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Seringkali masih mendapati perdebatan tentang mana yang benar; Osh atau Osu , salam atau ungkapan hormat dalam komunitas Karate , BJJ ...

Osu VS Osh



Seringkali masih mendapati perdebatan tentang mana yang benar; Osh atau Osu, salam atau ungkapan hormat dalam komunitas Karate, BJJ dan banyak Martial Arts Gym. Ini sedikit hampir mirip dengan pertanyaan tentang Jiu Jitsu atau Ju Jitsu, atau Ju Jutsu . Namun ternyata Osh VS Osu bukanlah sekedar perbedaan pelafalan dari tulisan Kanji Jepang ke dalam bahasa lainnya (latin). Ada philosophy tersendiri atau cerita di dalamnya tentang bagaimana awal mulanya ekspresi Osu ini mulai menjadi budaya di kalangan Karate. Yang bahkan orang Jepang sendiri ternyata tidak semuanya tahu.

Yang kita pahami adalah bahwa Osu! diucapkan dengan agak cepat, sehingga hurup U di akhir kata nyaris tak terdengar. Dan bagi sebagian kita, hanya terdengar seperti bunyi Osh atau Oss saja.  Coba baca artikel berikut ini, yang meungkin akan memberi pencerahan bagi kita semua. Dikutip dari website karatebyjesse.com.

Imagine…

If there was a magical word that could be used for nearly anything.

Wouldn’t that be AWESOME?

Well, for many martial artists there is such a word!

I’m talking about “Osu!” (pronounced “Oss!”)

In a lot of Karate schools, and even some BJJ / MMA gyms, the term “Osu!” seems to mean everything and anything – including: “hi”, “hello”, “goodbye”, “okay”, “thanks”, “excuse me”, “hey there”, “come here”, “go there”, “what’s up”, “look at me”, “do it this way”, “that way”, “do you understand?”, “I understand” and “train harder”.

It is the ultimate utility word for many martial artists!

Insanely useful.

And insanely m-i-s-u-n-d-e-r-s-t-o-o-d.


Look…

If you think “Osu!” is an all-purpose secret word that you can use with your dojo buddies while on the phone, at the mall, when doing dishes or walking your dog – you’re not only using it horribly wrong, but also promoting the kind of group-think mentality that got today’s music culture to the dreadful stage it’s at today.

That’s right.

You’re the reason Justin Bieber got big.

*shrudder*

Jokes aside, let’s get serious:

What exactly does this magical “Osu!” even mean?



  • Where does the term come from?

  • When should you use it?

  • Why do some people use it for everything?

  • Do you really need to use it?

  • Most importantly; what’s the #1 time when you should NEVER use it?

Check it out:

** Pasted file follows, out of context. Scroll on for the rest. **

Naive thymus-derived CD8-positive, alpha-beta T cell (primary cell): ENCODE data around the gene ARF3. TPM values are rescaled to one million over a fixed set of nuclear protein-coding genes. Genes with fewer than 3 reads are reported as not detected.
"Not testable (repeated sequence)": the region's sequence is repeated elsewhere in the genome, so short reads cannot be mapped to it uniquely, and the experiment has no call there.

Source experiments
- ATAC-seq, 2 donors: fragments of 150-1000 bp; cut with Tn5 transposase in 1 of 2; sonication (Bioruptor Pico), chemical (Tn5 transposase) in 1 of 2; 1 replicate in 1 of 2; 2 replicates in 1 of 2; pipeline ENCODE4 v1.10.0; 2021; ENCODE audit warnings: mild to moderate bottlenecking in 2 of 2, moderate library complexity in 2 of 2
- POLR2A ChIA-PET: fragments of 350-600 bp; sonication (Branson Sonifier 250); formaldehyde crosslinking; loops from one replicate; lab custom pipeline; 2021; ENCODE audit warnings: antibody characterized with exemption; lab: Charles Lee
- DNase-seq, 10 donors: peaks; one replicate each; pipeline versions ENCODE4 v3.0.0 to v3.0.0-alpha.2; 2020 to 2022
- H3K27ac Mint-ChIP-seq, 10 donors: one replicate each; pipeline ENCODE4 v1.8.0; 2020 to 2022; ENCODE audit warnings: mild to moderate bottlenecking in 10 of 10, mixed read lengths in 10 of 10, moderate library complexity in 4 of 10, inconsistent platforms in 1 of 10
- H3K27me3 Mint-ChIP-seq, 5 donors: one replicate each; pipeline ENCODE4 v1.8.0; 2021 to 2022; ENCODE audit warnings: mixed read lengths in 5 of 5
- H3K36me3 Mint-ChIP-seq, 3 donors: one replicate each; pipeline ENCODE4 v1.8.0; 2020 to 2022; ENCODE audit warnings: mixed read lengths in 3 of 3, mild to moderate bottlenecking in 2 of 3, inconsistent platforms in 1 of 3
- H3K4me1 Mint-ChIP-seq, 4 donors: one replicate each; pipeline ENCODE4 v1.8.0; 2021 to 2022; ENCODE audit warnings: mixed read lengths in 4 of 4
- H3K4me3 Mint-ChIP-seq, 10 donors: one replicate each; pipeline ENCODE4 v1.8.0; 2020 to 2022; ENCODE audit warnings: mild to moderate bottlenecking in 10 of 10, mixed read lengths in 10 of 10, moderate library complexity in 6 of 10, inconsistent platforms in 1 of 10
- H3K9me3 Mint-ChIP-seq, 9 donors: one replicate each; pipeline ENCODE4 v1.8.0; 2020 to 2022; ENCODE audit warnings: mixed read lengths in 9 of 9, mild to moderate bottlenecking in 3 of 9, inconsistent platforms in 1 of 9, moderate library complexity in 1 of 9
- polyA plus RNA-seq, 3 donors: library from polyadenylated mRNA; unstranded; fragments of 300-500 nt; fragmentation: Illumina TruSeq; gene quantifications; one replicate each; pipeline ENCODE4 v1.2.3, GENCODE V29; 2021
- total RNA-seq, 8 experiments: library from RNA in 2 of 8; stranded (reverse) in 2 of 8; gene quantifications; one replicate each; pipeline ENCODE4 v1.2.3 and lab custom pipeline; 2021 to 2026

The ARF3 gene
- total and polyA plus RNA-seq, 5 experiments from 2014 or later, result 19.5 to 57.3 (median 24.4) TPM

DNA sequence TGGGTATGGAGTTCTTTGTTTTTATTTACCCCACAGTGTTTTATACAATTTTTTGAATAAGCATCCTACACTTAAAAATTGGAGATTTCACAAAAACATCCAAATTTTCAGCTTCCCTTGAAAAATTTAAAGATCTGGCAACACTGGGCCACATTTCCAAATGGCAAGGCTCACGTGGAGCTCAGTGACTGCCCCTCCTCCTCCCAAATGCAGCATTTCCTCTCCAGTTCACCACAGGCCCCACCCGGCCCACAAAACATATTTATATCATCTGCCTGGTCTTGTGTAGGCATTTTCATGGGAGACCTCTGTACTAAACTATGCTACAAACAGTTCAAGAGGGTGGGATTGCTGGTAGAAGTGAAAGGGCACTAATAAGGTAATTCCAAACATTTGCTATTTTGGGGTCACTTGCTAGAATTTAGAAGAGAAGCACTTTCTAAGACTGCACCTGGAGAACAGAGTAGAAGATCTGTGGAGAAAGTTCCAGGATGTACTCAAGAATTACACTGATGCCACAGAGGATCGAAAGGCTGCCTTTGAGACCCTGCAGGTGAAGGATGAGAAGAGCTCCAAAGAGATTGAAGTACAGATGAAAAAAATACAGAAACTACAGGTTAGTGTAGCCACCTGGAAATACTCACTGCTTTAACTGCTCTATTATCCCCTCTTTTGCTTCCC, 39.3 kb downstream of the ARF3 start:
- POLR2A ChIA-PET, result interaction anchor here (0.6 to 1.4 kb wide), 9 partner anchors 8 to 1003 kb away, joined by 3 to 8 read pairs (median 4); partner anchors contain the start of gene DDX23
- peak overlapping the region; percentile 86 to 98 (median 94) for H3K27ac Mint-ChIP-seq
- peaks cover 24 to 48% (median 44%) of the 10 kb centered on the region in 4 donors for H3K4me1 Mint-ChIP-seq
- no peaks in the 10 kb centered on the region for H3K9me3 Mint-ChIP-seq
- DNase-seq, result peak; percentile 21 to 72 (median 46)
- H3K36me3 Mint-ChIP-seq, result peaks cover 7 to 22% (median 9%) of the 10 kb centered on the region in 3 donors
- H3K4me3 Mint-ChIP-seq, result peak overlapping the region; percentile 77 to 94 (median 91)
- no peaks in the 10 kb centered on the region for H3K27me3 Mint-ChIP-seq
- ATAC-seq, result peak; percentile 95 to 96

The History & Origins of “Osu!”


According to history books, the expression “Osu!” first appeared in the Officers Academy of the Imperial Japanese Navy, in the early 20th century.

This fact, combined with the fact that “Osu!” is non-existent in traditional Karate dojos of Okinawa (read more about that here), tells us two things:

  1. The term did not originate in the birthplace of Karate (Okinawa).

  2. It has militaristic, group-think mentality undertones.

In other words…

There is something fishy going on!

Funnily enough, many Japanese people don’t even know themselves where the expression comes from. I know because I used to live and train there.

That being said, several theories exist on its true meaning and origins.

So…

Let me now present three of the most prevailing theories on the origins of “Osu!”.

#1: The Kyokushin Theory


The first theory comes from Japanese full-contact Kyokushin Karate.

You see, in Kyokushin it’s common wisdom that the term “Osu!” stems from a longer phrase known as “Osu no Seishin”.

Mas Oyama – founder of Kyokushin Karate

In this particular case, “Osu!” is a combination of two different kanji(Sino-Japanese characters), namely the verb ‘osu’ which means “to push”, and ‘shinobu’ which means “to endure/suffer” or “to hide”.

Put together, these two kanji form a new compound word, which can symbolize a lot of stuff, depending on who interprets it: “combat spirit”, “the importance of effort” “the necessity to overcome all obstacles by pushing them aside”, “advancing with a steady positive attitude”, “not showing suffering” and “the spirit of perseverance” are some of the commonly cited meanings of this “Osu!” version.

In other words, since Kyokushin Karate requires extreme amounts of physical conditioning and guts – this theory says that you are verbally reminding yourself to breach your comfort zone by putting your physical/mental limits to the test every time you say “Osu!”.

Pretty badass!

But, is ‘The Kyokushin Theory’ the main reason for today’s ubiquitous usage of “Osu!”?

That remains a mystery.

Let’s move on…

#2: The ‘Good Morning’ Theory


The next theory comes from Dr. Mizutani Osamu in Japan.

“Hey ya!”

Dr. Mizutani, a linguistics professor at the University of Nagoya and frequently quoted in The Japan Times as a “language expert”, talks in his work about a fascinating experiment he once conducted with a group of random people in order to observe the various ways in which subjects would return a simple morning greeting.

Put briefly, Dr. Mizutani greeted unknown people on the streets of Nagoya with the expression “Ohayo gozaimasu!”(the most polite Japanese equivalent of “Good morning!”) and noted the different responses.

The result?